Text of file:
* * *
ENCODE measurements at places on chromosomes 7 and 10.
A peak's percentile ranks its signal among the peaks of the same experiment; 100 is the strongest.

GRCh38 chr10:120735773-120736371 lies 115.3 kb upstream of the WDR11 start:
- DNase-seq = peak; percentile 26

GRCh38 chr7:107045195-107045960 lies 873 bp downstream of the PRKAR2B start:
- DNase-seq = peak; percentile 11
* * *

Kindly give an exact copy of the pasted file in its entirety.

ENCODE measurements at places on chromosomes 7 and 10.
A peak's percentile ranks its signal among the peaks of the same experiment; 100 is the strongest.

GRCh38 chr10:120735773-120736371 lies 115.3 kb upstream of the WDR11 start:
- DNase-seq = peak; percentile 26

GRCh38 chr7:107045195-107045960 lies 873 bp downstream of the PRKAR2B start:
- DNase-seq = peak; percentile 11